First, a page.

Study Finds That Toddlers Who Use Touch Screens Sleep Less

Uh-oh. Here is some alarming news for parents: A new study has found that toddlers who use touch-screen devices, such as tablets, get less shut-eye as a result. The study was published in Science Reports. Researchers surveyed over 700 parents regarding their child’s sleep patterns and their use of touch-screen devices. The children in question were between 6 and 36 months of age.

The researchers discovered a “significant association” between the frequency of touch-screen usage and the child’s sleep habits. Kids who used tablets more frequently had a tougher time falling asleep, and they also logged fewer minutes of sleep overall when compared to children who did not use touch-screen devices, or who used them less frequently.


Ultimately, the researchers concluded that for each hour the tots used a tablet, they slept 15.6 fewer minutes. Wow. That’s a pretty strong link between touch-screen use and a child’s sleep habits.

We know that sleep is essential for a child’s growing brain and body (not to mention, their mood!), so this research is really important for parents. While many of us rely on touch-screen devices to help children get through long car rides or to occupy them at restaurants, this study shows that our little ones could be paying the price at bedtime.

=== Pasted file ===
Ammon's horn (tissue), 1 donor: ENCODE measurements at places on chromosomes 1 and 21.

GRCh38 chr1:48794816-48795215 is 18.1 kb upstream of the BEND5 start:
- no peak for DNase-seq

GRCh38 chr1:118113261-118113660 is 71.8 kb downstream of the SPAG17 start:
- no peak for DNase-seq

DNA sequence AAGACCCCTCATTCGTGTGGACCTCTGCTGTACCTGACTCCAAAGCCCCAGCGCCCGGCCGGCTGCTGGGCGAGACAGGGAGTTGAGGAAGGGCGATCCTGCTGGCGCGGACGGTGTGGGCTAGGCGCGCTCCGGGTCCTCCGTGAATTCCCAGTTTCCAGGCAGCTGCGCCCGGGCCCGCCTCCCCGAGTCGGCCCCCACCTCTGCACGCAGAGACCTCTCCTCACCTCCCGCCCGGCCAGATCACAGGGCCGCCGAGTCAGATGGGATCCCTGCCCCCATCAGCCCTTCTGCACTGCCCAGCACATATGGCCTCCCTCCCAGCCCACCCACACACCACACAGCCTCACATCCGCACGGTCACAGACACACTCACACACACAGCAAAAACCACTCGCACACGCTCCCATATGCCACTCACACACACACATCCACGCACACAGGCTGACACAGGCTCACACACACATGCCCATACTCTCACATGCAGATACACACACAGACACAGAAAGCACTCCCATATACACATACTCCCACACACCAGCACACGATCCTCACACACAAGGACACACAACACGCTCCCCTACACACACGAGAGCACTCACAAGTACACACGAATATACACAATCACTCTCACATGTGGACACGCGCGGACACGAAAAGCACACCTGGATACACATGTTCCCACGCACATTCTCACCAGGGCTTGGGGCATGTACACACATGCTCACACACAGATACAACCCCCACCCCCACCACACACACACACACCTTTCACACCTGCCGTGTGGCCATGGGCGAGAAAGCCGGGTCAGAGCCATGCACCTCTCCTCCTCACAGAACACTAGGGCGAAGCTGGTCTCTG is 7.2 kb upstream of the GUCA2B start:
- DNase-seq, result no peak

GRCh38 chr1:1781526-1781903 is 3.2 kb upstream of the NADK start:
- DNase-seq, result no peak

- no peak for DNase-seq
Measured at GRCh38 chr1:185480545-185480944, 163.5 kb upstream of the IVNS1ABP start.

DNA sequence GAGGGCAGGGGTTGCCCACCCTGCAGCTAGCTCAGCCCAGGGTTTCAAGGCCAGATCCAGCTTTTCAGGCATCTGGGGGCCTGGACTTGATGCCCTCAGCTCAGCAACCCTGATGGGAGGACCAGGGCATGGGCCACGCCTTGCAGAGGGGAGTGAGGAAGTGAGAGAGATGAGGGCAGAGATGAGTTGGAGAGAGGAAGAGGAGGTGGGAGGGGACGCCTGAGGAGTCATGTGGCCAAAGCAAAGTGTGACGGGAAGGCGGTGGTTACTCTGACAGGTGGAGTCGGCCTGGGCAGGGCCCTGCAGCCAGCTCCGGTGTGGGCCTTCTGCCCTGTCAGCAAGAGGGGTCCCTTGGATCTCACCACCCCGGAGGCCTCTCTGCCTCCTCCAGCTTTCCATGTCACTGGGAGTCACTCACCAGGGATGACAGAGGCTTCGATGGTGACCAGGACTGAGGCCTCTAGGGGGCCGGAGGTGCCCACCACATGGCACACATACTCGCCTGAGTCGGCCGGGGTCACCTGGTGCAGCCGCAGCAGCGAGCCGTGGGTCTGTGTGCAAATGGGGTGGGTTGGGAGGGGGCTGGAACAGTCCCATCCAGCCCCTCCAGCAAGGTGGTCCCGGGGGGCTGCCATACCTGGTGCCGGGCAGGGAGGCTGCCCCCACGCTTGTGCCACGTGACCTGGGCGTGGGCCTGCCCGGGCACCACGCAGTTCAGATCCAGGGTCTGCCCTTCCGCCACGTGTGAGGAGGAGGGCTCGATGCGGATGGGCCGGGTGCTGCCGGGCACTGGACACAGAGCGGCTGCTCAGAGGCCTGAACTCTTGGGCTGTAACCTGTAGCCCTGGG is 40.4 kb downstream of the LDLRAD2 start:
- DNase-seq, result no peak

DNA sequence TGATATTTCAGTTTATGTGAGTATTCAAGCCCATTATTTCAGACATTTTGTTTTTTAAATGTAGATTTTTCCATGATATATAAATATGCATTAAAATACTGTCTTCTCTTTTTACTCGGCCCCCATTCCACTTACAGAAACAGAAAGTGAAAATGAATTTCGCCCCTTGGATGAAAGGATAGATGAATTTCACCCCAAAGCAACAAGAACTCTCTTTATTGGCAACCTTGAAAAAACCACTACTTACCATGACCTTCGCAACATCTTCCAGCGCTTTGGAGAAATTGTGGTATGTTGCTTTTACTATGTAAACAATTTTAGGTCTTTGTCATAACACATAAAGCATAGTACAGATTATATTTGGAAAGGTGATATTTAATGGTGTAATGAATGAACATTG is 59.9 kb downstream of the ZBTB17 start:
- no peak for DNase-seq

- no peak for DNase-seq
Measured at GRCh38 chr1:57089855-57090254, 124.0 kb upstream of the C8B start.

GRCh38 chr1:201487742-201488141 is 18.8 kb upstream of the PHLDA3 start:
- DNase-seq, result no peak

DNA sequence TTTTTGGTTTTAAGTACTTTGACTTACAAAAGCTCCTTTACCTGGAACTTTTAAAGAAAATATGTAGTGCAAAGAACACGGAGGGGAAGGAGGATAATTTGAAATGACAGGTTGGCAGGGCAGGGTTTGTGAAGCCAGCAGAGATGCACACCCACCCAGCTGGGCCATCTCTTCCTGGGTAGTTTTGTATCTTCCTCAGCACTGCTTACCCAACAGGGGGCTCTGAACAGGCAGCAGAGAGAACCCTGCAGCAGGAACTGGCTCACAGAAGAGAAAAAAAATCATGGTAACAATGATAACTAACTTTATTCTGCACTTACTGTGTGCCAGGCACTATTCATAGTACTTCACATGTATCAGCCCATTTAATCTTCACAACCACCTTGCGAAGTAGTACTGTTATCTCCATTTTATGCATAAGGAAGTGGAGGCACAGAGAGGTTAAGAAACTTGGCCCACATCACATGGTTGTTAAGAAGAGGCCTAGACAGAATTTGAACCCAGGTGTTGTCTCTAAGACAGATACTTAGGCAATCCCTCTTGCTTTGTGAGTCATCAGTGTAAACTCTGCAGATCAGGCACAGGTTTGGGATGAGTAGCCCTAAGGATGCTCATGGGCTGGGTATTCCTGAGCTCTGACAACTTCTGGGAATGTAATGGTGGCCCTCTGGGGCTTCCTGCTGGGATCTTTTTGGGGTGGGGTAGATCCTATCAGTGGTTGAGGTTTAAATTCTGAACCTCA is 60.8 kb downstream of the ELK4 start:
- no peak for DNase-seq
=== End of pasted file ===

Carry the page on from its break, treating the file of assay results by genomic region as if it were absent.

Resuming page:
But why is it that touch-screen devices are so bad for our kids’ sleep?

Researchers have several theories. First, it could be that kids simply have less time to sleep if they are playing on their tablets. After all, who wants to go to sleep when they could be playing “Peppa Pig” on their Kindle Fire?

Second, the content of the media on the touch screens may keep kids awake. Playing an exciting video game before bed may make it more difficult for kiddos to nod off, and the moving images and flashing lights may also make it harder to close those peepers.



A third theory is that the blue light from the screen could be throwing off kids’ circadian rhythm. Past research has shown that the blue light emitted from the screens on smartphones, laptops and tablets can interfere with the body’s natural circadian rhythms and suppress the production of melatonin, a hormone that helps to regulate our sleep, in our brains.

So, if you want your wee ones to fall asleep quicker and stay asleep longer, limit their use of touch-screen devices, especially as it starts to get dark outside. Instead, read to them, play games, sing songs or try other calming activities that will help your kids to slow down and get into relaxation mode.